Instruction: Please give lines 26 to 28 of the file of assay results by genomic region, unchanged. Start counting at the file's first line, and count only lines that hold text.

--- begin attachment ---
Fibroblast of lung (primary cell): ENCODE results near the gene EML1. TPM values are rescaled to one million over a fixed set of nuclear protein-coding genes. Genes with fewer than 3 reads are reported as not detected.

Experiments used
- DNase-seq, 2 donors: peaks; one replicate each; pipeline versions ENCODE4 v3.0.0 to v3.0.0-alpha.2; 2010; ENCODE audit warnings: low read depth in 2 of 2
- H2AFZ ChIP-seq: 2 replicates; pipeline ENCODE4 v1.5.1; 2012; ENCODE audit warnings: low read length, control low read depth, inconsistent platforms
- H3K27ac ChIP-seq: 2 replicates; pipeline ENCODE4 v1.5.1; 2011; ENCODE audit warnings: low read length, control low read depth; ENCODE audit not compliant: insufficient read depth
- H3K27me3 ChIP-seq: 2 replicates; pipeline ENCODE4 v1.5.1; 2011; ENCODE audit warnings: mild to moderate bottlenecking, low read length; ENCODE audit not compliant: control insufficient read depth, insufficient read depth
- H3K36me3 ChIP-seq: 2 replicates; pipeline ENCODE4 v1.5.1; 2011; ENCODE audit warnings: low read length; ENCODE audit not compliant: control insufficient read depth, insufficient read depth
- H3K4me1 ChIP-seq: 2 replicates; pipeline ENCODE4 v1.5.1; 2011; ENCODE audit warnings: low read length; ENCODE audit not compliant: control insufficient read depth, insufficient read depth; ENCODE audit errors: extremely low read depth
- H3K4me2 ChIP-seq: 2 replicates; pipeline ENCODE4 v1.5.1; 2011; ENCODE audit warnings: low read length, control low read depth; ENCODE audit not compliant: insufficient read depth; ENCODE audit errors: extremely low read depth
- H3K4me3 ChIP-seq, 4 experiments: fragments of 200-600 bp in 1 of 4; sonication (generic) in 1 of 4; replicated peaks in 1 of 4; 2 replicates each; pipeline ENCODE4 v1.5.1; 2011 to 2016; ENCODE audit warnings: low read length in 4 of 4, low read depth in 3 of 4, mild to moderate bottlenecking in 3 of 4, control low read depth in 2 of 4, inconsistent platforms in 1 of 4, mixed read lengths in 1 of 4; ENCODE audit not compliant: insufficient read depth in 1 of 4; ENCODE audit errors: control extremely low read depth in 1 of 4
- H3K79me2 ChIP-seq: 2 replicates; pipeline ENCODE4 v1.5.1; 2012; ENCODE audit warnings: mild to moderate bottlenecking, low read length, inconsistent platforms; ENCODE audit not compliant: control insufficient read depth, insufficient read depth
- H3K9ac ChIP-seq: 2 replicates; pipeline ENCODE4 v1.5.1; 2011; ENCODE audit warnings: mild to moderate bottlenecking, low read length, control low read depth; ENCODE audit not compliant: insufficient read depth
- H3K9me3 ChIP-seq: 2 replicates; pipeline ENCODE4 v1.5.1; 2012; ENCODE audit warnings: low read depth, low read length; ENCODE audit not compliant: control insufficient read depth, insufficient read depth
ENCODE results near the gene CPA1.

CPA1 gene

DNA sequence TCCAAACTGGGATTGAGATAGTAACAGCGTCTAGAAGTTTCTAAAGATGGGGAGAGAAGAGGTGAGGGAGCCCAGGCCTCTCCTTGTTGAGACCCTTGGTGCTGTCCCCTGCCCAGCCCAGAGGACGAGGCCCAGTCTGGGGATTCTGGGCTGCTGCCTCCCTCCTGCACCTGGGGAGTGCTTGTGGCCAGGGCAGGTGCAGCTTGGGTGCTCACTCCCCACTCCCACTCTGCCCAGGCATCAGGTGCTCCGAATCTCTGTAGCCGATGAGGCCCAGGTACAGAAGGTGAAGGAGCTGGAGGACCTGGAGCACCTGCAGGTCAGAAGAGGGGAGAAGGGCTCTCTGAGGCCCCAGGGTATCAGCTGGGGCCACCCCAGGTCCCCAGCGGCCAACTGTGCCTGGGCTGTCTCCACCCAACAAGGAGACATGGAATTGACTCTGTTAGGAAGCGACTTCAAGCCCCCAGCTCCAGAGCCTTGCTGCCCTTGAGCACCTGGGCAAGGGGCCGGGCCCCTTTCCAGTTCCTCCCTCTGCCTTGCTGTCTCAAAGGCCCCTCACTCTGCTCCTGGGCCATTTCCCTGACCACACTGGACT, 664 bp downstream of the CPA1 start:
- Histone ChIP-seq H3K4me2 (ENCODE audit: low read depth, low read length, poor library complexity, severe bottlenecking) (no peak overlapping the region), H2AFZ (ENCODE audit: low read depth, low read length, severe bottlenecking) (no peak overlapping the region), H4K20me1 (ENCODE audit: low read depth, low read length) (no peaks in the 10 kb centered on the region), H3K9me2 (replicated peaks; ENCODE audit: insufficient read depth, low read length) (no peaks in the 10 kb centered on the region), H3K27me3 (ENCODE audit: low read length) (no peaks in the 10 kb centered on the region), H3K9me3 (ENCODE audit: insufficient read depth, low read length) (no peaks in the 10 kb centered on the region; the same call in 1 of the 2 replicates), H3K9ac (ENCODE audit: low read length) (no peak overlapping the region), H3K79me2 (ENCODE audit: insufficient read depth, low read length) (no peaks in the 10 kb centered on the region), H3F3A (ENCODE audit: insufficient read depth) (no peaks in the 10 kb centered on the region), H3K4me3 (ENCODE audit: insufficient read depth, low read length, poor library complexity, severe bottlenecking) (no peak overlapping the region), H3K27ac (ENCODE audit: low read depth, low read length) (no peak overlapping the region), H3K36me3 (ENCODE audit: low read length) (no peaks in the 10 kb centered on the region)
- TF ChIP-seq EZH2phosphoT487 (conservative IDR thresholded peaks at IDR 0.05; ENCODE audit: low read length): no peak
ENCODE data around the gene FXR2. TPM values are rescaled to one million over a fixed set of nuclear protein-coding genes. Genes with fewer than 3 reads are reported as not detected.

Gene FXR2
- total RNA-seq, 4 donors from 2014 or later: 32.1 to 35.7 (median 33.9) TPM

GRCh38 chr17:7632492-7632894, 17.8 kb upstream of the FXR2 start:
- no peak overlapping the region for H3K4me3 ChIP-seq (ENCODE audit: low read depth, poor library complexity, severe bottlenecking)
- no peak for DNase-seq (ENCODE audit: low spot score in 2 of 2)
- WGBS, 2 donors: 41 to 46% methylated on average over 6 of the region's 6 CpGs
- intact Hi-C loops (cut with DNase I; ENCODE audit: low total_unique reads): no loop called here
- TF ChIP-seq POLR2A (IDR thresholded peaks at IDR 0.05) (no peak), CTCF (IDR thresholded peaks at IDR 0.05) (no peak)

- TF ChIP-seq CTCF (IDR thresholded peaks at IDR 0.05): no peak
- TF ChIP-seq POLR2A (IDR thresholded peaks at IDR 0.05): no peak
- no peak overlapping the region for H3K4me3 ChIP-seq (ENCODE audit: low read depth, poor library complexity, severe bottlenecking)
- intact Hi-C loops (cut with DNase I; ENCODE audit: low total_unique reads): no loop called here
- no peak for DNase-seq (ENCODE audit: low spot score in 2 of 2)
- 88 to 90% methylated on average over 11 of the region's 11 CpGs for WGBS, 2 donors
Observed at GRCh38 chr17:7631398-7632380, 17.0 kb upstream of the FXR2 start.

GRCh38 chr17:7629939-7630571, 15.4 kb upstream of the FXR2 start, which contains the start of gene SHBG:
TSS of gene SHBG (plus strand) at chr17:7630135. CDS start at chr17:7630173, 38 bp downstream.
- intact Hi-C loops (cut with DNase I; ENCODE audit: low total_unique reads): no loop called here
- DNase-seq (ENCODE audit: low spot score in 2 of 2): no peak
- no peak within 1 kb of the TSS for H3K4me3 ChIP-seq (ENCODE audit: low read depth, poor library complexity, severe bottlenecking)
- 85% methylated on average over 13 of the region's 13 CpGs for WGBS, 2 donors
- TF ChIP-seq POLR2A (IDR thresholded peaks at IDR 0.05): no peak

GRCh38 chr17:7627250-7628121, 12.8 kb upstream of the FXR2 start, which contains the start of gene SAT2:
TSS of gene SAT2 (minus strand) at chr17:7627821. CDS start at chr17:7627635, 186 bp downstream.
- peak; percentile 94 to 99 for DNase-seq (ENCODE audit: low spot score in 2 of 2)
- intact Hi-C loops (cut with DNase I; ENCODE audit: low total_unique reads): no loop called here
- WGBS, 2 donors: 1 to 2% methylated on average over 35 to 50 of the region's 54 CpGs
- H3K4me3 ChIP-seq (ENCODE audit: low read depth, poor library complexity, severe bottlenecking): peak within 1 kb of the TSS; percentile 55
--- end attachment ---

- intact Hi-C loops (cut with DNase I; ENCODE audit: low total_unique reads): no loop called here
- TF ChIP-seq POLR2A (IDR thresholded peaks at IDR 0.05) (no peak), CTCF (IDR thresholded peaks at IDR 0.05) (no peak)

- TF ChIP-seq CTCF (IDR thresholded peaks at IDR 0.05): no peak